Thursday, October 15, 2015

Scents and Sensibility

You know how when things get old, they begin to smell a little? I think that’s starting to happen to me. Don’t worry, I still bathe and buy deodorant, but if I go just one extra day without washing my hair, at some point during the day while getting into my car or throwing my purse over my shoulder at the grocery, I will catch a whiff of that subtle scent; the one that tells you, “you-should-have-definitely-taken-the-time-to-shampoo-this-morning.” I duck and head toward the closest door and hope there is not a cloud swirling about my head a là  Pig Pen in the Peanuts comic strip. The one that makes everyone take a few steps away from you.

Many years ago, one of my girlfriends fixed me up on a date with a man who was about ten years older than me. Going out with an older man didn’t bother me . . . until we sat next to each other all night at a bar. It wasn’t the smoke, or the spilled beer or all the forlorn ladies doused with cheap perfume that got to me. It was this man’s smell. Not bad, not good, just . . . present. A pervasive scent of what I decided was bachelorhood; flannel shirts that needed to be washed more frequently than say, once a month.

It makes sense doesn’t it? At some point it’s not worth washing those bath towels anymore because they’re old and they smell. Off you go to Target for a couple of brand new sets to hang in the bathroom. (We’ll talk about how you don’t walk out of Target with only bath towels another time.) This happens to everything that gets old; clothing, food, furniture, shoes, buildings. Everything that gets old smells. Why not people?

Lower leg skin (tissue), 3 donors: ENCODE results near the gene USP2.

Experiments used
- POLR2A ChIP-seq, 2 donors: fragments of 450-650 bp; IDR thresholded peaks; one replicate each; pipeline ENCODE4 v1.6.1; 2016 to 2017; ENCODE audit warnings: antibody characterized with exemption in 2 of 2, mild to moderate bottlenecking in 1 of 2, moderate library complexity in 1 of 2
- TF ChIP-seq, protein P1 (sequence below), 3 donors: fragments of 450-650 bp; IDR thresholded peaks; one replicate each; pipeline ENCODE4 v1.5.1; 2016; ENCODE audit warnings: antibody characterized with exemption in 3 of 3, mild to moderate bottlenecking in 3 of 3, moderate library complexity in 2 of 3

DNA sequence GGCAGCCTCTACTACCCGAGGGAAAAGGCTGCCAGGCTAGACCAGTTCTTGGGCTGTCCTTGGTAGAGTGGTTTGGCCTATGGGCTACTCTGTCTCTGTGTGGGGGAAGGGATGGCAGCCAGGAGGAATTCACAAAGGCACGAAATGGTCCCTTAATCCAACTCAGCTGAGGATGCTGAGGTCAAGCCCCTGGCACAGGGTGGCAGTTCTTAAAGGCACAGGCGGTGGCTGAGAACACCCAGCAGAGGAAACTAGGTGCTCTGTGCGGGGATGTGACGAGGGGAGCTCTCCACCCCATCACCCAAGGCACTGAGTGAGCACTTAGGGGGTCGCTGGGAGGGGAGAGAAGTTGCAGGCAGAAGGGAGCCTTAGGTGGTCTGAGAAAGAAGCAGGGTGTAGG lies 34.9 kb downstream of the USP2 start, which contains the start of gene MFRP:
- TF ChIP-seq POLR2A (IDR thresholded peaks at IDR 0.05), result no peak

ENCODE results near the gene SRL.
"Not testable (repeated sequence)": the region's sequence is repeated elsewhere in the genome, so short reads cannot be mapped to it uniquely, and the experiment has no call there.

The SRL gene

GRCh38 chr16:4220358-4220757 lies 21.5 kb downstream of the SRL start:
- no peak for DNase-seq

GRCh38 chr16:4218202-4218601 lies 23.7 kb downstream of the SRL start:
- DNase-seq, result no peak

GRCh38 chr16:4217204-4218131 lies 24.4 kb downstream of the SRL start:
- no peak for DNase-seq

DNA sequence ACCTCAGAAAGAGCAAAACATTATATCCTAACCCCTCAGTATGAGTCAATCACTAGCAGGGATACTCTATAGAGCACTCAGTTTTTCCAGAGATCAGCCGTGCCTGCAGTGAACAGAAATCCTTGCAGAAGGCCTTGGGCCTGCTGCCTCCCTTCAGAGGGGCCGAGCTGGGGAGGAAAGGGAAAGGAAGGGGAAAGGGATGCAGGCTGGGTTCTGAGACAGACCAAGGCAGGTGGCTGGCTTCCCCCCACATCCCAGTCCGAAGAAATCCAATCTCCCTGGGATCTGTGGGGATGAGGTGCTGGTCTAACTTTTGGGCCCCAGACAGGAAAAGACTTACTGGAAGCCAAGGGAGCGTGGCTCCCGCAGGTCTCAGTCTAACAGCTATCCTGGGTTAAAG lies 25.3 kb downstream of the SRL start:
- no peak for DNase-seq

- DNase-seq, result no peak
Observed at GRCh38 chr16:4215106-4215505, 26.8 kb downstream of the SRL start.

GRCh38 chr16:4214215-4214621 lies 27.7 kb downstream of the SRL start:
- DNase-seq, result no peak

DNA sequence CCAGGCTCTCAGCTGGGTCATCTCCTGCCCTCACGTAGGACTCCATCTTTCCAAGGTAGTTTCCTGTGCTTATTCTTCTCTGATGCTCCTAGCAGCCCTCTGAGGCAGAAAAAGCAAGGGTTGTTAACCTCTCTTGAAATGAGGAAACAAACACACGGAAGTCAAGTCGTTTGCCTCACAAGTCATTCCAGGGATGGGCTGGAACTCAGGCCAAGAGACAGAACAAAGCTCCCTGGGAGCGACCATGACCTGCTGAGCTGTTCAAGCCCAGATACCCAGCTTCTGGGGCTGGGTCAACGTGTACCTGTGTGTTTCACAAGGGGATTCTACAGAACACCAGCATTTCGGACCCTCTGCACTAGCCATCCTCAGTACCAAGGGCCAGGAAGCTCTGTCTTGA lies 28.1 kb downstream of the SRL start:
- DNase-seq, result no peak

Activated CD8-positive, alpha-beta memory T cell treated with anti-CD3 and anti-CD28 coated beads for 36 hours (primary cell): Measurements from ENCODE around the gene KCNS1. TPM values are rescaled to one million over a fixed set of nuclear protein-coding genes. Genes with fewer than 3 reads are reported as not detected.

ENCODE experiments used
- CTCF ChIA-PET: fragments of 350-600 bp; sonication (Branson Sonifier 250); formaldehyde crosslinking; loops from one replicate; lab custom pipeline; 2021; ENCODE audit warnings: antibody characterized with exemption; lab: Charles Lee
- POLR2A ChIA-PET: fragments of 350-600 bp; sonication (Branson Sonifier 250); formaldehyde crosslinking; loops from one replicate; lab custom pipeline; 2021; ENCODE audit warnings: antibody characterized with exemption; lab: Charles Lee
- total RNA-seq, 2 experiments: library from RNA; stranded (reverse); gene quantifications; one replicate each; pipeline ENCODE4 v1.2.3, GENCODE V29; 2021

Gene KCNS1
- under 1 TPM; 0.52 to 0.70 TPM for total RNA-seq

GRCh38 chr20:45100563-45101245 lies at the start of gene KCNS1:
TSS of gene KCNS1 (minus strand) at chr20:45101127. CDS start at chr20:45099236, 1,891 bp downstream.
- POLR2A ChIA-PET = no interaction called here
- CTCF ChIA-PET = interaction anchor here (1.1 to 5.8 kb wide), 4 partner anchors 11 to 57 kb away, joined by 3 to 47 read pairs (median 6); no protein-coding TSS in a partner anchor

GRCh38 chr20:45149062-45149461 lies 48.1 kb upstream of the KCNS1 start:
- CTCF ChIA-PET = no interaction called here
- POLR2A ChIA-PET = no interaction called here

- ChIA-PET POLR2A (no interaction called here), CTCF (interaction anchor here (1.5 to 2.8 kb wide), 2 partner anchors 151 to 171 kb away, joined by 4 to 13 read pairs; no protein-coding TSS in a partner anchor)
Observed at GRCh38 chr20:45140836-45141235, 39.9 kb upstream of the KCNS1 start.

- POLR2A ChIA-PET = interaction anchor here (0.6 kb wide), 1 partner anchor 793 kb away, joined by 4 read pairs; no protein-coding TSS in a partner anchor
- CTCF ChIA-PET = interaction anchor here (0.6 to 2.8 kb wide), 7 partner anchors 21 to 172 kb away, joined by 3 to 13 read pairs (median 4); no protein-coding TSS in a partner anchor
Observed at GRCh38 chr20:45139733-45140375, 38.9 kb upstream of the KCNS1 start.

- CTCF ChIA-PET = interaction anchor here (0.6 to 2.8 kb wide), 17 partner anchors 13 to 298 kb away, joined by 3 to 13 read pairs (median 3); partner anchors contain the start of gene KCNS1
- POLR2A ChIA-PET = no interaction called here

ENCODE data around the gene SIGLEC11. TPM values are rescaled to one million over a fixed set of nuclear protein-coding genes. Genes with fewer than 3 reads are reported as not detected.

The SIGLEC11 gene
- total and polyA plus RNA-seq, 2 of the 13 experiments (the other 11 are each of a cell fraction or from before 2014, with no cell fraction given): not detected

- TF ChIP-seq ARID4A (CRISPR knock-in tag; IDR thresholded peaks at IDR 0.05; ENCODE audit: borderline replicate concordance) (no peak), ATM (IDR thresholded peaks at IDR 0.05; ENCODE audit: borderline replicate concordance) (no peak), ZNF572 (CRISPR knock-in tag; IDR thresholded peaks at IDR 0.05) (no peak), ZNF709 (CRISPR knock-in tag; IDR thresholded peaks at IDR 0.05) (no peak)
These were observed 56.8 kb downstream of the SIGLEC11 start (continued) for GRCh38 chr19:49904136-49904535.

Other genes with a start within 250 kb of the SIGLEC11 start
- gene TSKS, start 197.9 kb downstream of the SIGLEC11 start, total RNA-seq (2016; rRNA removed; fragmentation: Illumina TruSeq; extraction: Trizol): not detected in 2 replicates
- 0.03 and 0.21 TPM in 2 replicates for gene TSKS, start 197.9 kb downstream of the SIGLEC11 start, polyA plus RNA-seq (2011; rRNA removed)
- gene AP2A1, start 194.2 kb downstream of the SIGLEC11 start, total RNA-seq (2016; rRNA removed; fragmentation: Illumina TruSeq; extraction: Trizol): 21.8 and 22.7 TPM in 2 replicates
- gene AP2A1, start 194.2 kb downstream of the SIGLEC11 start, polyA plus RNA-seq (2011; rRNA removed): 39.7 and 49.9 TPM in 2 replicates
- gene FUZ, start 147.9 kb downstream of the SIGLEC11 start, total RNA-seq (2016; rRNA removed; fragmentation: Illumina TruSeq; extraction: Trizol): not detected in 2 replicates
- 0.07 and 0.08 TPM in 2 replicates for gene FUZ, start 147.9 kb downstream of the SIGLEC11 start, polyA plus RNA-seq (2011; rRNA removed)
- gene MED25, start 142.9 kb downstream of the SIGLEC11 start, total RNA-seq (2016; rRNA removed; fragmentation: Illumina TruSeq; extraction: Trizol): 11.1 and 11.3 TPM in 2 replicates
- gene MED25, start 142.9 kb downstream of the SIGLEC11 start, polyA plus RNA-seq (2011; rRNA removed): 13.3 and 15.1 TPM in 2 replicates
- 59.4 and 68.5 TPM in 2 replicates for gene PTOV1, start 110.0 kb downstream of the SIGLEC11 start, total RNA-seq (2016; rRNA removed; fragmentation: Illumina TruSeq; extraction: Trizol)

You think I’m trying to be funny, but there is Science to prove it. It seems that the scent of older folks is as tied to our biological origins as the sex drive and the fight or flight reflex. From a study by Johan Lundström of the Monell Chemical Senses Center, humans may be able to recognize age by odor as a way "to distinguish the sick from the healthy—not overt sickness, but underlying cell decay," he says. "The older we get, the more natural decay we have."

See that? He actually said “decay.” Like when you’re walking through the park in October, taking a deep breath and thinking, “Ah, the smell of Fall!” but what you’re really smelling is decay. Those beautiful orange, yellow and red leaves are dying and we can smell it.

We humans don’t have nearly the highly developed nostrils that dogs, horses and other animals have, but we do pick up important information from our noses. Am I right, mothers? Do we know practically to the teaspoon how much beer our kids drank as they propel themselves through the door late on a Friday night? We ground with confidence. But not only mothers; women all over the world use their noses to divine the who, what, how and where of any given excuse. Men do not have this faculty; as soon as you ask, “Can you smell that?”, the male of the species shrugs his shoulders and says, “What rotting bananas?”

It is slightly discouraging to realize that my body, it’s cells and pores could be in a state of decay. But, as I said it makes sense. (Scents?) These days, those of us 50ish and over have the opportunity to be in the best shape of our lives. I had lunch with a sixty-something woman recently who said she felt the best she’s ever felt after using a nutritionist to lose 42 pounds and learn how to drink more water. Another sixty-ish friend sat at my kitchen table and practically glowed from her recent two-week hiking vacation, even though we were Googling our recently prescribed prescriptions. We may be decaying . . . and smelling . . . but we can be healthy and look good doing it. And if I forget to wash my hair one day, I can always go hang out with a bunch of old guys.

1 comment:

  1. The strongest and fearless person is the one who knows his/her mistakes and still seek for guidance and forgiveness. Have a pleasant day and keep on smiling. Visit my site for more information.